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In fact, skipping the math in the book does nothing to reduce the book's usefulness nor your reading enjoyment. Read this if you think gambling is a solution to money problems. In fact, after going through this highly readable and entertaining book you may be tempted to skip the lottery tickets and put the money in casino stock instead!

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The Cartoon Guide to Statistics. By Larry Gonick. (HarperCollins, 223 pp, 1993) GFBR *** Teen-adult. "You'll find lucid explanations of probability, distributions, error functions, hypothesis testing, and other basic tools of statistics." And, best of all, it's written in the form of cartoons.

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Damned Lies and Statistics: Untangling Numbers from the Media, Politicians, and Activists. By Joel Best. (U. of Calif. Press, 196 pp, 2001) HS-Adult. In an effort to turn people into critical thinkers, Best presents three questions to ask about all statistics and the four basic sources of bad ones. He shows how good statistics go bad; why comparing statistics from different time periods, groups, etc. is akin to mixing apples and oranges; and why surveys do little to clarify people's feelings about complex social issues. Random samples, it turns out, are rarely random enough. He also explains what all the hoopla is over how the poverty line is measured and the census is counted. … How many men were really at the Million Man March? How is it possible for the average income per person to rise at the same time the average hourly wage is falling? And how do you discern the truth behind stat wars? Learn it all here before you rush to judgment over the next little nugget of statistics-based truth you read.”

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How to Lie With Statistics. By Darrell Huff. (Many editions; about 140 pages) GFBR *****. Teen – adult. “’There is terror in numbers,’ writes Darrell Huff in How to Lie with Statistics. And nowhere does this terror translate to blind acceptance of authority more than in the slippery world of averages, correlations, graphs, and trends. Huff sought to break through ‘the daze that follows the collision of statistics with the human mind’ with this slim volume, first published in 1954. The book remains relevant as a wake-up call for people unaccustomed to examining the endless flow of numbers pouring from Wall Street, Madison Avenue, and everywhere else someone has an axe to grind, a point to prove, or a product to sell. … Although many of the examples used in the book are charmingly dated, the cautions are timeless. Statistics are rife with opportunities for misuse, from "gee-whiz graphs" that add nonexistent drama to trends, to "results" detached from their method and meaning, to statistics' ultimate bugaboo--faulty cause-and-effect reasoning. Huff's tone is tolerant and amused, but no-nonsense. Like a lecturing father, he expects you to learn something useful from the book, and start applying it every day. Never be a sucker again, he cries!”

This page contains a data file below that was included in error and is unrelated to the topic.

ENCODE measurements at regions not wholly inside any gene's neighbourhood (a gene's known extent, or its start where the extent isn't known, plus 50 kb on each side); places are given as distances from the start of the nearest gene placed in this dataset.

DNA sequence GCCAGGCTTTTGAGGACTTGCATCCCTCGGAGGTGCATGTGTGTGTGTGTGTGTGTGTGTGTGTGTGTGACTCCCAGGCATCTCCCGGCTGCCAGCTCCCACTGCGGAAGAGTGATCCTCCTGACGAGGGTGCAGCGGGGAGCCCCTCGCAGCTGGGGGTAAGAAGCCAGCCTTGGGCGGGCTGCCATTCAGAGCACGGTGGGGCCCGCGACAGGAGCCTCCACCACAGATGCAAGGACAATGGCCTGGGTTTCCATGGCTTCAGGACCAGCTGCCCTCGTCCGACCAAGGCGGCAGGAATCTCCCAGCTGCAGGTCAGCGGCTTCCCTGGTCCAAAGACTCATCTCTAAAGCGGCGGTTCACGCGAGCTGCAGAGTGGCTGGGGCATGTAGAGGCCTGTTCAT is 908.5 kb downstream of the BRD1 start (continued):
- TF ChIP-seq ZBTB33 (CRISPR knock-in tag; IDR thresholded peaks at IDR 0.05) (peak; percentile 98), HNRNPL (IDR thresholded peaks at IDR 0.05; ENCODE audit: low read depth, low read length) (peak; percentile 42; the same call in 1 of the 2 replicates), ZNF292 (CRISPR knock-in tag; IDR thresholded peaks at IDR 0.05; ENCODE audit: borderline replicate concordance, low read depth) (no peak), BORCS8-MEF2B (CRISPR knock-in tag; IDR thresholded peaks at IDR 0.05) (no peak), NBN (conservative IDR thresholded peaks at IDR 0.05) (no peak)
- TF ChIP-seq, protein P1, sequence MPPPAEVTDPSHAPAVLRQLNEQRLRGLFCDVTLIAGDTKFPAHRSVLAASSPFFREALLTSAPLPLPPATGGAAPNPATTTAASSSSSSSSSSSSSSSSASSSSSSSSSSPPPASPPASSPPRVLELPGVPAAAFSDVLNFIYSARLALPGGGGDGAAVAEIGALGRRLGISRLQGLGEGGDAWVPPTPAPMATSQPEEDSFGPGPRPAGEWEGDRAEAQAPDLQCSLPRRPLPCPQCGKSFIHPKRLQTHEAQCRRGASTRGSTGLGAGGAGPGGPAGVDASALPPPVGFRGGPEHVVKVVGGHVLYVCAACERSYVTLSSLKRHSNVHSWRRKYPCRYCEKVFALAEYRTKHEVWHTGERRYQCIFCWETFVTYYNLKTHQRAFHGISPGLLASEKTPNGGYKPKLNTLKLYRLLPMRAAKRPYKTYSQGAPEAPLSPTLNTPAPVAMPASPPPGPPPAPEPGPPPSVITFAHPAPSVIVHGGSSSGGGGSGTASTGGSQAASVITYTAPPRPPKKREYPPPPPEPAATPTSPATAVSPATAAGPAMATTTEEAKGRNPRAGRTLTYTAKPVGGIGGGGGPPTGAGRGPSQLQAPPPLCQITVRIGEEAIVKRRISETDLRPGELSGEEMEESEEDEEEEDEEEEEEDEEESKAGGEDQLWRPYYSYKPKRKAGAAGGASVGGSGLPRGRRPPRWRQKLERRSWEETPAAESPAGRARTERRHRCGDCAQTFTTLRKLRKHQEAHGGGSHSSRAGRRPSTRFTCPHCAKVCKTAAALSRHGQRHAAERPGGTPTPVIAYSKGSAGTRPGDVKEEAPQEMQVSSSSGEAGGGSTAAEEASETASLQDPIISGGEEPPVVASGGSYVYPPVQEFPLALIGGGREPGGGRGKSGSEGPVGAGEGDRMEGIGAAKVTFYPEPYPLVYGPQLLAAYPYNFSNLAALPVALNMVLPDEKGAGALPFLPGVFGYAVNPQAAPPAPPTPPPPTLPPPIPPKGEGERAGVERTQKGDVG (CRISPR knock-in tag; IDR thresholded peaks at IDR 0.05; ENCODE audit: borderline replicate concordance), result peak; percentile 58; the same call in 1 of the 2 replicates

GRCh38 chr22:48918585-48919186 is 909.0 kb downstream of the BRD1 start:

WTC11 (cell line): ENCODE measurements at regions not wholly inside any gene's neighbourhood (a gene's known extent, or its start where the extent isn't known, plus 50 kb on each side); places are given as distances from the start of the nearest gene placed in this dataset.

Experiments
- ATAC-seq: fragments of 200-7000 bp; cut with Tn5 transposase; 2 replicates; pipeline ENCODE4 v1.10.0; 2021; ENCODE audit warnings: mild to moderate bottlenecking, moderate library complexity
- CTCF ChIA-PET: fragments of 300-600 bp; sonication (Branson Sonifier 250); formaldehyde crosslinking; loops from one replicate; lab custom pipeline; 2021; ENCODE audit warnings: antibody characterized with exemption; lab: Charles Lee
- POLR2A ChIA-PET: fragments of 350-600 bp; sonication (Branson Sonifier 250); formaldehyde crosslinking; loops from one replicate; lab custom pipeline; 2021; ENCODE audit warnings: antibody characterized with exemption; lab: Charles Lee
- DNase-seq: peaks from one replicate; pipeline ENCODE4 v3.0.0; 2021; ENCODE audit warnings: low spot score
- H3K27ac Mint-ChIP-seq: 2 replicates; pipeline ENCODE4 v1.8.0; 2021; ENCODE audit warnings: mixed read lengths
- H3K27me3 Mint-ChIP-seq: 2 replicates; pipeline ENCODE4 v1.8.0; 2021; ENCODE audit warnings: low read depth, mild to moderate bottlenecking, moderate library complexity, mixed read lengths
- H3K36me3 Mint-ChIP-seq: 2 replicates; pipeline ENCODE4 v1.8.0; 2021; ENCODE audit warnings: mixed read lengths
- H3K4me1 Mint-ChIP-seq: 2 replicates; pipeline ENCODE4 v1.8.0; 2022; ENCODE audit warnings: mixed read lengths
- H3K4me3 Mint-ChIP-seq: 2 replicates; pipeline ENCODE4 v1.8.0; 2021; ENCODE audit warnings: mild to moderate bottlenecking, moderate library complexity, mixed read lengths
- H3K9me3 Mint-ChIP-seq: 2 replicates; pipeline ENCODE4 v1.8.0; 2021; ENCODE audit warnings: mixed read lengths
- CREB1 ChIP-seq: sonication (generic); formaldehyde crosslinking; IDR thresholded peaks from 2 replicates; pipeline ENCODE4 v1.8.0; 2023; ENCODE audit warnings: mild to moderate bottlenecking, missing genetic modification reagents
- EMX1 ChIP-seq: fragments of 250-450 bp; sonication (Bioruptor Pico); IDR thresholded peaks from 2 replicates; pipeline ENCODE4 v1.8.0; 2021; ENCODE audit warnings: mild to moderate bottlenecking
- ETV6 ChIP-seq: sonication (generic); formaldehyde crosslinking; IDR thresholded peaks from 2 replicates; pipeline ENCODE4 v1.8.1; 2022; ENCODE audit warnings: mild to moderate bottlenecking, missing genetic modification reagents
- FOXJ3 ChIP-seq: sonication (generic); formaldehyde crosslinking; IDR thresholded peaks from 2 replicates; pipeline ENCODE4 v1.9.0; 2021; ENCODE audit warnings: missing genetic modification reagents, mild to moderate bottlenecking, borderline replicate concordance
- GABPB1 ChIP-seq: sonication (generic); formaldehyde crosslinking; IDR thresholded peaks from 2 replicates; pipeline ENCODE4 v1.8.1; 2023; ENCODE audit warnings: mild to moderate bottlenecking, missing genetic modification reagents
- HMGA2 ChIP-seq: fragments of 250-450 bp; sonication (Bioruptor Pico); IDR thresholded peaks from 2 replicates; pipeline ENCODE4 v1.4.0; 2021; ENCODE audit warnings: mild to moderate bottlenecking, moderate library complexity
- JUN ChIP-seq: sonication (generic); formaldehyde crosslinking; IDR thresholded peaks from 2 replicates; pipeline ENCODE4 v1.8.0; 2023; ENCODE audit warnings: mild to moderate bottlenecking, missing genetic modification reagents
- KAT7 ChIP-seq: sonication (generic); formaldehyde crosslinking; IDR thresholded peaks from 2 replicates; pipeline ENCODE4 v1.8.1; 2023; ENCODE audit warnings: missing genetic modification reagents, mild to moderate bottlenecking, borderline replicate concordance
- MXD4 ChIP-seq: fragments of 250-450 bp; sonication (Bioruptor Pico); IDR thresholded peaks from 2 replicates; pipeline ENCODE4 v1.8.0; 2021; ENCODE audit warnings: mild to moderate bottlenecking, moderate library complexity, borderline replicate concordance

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Innumeracy. By John Allen Paulos. (Hill & Wang, 208 pp, ) GFBR ***. HS-Adult. “This is the book that made "innumeracy" a household word, at least in some households. Paulos admits that "at least part of the motivation for any book is anger, and this book is no exception. I'm distressed by a society which depends so completely on mathematics and science and yet seems to indifferent to the innumeracy and scientific illiteracy of so many of its citizens. But that is not all that drives him. The difference between our pretensions and reality is absurd and humorous, and the numerate can see this better than those who don't speak math. I think there's something of the divine in these feelings of our absurdity, and they should be cherished, not avoided. Paulos is not entirely successful at balancing anger and absurdity, but he tries. His diatribes against astrology, bad math education, Freud, and willful ignorance are leavened with jokes, mathematical or the sort (he claims) favored by the numerate. It remains to be seen if Innumeracy will indeed be able, as Hofstadter hoped, to ‘help launch a revolution in math education that would do for innumeracy what Sabin and Salk did for polio’--but many of the improvements Paulos suggested have come to pass within 10 years. Only time will tell if the

Science and Math Books You Can Read – page 24 out of 30

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